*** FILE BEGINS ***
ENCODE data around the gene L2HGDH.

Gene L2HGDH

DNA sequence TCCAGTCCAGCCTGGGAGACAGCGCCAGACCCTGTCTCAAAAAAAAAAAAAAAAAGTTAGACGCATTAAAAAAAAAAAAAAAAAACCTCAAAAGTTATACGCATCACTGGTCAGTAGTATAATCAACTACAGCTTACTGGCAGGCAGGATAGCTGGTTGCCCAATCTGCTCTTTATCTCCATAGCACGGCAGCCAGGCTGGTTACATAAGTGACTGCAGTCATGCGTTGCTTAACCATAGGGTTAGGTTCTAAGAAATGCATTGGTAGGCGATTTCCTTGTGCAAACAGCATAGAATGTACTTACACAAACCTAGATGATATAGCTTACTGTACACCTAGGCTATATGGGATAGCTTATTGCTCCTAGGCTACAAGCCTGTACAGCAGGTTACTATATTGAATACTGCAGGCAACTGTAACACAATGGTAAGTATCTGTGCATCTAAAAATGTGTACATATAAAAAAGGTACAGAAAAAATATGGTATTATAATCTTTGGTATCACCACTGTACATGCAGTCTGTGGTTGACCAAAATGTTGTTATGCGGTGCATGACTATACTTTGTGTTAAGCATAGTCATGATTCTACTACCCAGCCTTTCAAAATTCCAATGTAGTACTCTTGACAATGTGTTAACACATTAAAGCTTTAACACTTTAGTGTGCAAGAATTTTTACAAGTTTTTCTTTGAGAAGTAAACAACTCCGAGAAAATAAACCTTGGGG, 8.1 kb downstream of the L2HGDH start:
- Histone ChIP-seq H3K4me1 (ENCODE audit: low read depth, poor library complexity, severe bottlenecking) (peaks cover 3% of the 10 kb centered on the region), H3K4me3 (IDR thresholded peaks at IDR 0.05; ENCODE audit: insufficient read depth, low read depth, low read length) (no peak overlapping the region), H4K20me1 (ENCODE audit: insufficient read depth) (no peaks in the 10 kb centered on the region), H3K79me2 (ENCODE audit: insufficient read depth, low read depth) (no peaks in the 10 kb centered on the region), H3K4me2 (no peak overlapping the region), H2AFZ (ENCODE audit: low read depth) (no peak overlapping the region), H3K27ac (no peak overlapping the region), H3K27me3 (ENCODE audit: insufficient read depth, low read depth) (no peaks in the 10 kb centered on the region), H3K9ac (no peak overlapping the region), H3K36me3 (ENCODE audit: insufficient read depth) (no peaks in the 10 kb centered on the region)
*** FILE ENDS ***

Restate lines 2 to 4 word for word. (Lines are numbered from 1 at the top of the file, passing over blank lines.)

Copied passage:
Gene L2HGDH

DNA sequence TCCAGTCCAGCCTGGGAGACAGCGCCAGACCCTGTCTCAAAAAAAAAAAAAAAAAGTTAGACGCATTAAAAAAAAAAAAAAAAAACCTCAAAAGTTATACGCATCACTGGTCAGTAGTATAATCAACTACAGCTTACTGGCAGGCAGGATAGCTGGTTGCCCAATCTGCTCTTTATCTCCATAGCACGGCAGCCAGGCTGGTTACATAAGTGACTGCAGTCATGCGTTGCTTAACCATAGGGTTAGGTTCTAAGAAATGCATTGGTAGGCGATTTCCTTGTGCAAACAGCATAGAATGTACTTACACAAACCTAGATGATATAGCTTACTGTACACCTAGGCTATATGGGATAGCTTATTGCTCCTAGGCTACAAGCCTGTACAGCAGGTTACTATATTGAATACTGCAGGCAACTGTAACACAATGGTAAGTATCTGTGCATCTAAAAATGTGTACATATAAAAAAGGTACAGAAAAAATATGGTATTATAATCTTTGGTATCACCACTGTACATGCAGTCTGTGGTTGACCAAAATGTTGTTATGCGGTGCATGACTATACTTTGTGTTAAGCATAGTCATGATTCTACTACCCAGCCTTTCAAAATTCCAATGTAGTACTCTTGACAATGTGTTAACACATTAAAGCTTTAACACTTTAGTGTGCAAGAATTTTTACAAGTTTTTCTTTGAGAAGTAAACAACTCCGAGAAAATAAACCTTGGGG, 8.1 kb downstream of the L2HGDH start:
- Histone ChIP-seq H3K4me1 (ENCODE audit: low read depth, poor library complexity, severe bottlenecking) (peaks cover 3% of the 10 kb centered on the region), H3K4me3 (IDR thresholded peaks at IDR 0.05; ENCODE audit: insufficient read depth, low read depth, low read length) (no peak overlapping the region), H4K20me1 (ENCODE audit: insufficient read depth) (no peaks in the 10 kb centered on the region), H3K79me2 (ENCODE audit: insufficient read depth, low read depth) (no peaks in the 10 kb centered on the region), H3K4me2 (no peak overlapping the region), H2AFZ (ENCODE audit: low read depth) (no peak overlapping the region), H3K27ac (no peak overlapping the region), H3K27me3 (ENCODE audit: insufficient read depth, low read depth) (no peaks in the 10 kb centered on the region), H3K9ac (no peak overlapping the region), H3K36me3 (ENCODE audit: insufficient read depth) (no peaks in the 10 kb centered on the region)